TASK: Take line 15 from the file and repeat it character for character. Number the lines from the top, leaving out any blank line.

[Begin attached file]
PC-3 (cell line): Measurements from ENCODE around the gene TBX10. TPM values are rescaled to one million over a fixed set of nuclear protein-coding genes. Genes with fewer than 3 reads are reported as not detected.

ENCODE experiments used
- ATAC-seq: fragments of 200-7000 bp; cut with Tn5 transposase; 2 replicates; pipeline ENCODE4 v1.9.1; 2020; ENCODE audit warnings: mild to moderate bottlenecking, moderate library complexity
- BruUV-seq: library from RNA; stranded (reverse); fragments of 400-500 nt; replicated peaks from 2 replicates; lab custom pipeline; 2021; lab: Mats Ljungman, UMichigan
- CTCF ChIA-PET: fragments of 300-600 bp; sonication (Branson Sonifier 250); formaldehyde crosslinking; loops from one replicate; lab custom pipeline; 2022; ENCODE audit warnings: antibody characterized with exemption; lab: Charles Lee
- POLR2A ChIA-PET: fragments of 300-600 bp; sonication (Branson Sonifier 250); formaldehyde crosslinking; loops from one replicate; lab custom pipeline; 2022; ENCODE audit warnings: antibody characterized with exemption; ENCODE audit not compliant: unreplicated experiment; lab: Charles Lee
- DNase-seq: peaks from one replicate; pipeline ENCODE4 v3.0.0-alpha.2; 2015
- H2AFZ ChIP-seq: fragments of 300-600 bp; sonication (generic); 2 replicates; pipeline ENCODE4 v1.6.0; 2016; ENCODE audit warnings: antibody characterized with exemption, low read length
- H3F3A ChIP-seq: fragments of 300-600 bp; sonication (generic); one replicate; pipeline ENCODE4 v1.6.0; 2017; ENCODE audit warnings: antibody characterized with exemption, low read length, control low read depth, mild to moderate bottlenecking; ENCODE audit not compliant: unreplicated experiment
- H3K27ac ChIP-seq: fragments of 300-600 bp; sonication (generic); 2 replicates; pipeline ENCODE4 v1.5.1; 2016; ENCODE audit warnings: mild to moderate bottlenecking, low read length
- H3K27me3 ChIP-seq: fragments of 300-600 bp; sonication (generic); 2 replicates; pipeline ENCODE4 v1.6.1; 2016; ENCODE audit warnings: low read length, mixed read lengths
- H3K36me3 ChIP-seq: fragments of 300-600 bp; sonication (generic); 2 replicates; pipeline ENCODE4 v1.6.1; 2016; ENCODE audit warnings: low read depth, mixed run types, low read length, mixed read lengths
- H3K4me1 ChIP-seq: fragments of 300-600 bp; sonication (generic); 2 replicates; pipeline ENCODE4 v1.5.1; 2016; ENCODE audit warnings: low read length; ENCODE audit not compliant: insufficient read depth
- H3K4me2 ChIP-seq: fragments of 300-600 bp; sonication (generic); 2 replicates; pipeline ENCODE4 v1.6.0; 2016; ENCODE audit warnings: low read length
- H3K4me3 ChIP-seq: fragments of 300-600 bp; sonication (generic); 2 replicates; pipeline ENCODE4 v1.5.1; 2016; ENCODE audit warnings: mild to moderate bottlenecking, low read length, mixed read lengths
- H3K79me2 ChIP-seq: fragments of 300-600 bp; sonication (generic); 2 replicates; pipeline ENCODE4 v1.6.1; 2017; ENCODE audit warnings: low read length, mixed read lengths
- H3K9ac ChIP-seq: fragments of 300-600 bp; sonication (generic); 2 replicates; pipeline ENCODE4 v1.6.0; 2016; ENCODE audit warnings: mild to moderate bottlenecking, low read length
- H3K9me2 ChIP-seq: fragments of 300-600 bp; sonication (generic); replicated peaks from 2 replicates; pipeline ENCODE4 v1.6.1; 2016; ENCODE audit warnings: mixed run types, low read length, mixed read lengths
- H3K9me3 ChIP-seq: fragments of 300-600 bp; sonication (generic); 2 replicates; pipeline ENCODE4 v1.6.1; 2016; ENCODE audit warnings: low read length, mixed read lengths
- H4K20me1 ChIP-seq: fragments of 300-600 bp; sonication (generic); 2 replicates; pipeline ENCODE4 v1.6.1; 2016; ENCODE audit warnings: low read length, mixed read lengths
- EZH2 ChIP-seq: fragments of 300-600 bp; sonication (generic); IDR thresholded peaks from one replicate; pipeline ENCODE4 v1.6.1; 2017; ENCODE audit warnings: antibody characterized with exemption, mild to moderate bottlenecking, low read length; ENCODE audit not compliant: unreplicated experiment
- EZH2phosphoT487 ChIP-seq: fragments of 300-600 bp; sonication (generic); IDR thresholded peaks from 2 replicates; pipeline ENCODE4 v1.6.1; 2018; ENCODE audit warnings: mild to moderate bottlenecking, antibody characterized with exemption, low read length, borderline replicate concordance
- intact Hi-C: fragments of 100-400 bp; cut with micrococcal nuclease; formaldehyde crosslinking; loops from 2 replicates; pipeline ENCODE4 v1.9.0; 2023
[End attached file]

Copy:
- H3K4me3 ChIP-seq: fragments of 300-600 bp; sonication (generic); 2 replicates; pipeline ENCODE4 v1.5.1; 2016; ENCODE audit warnings: mild to moderate bottlenecking, low read length, mixed read lengths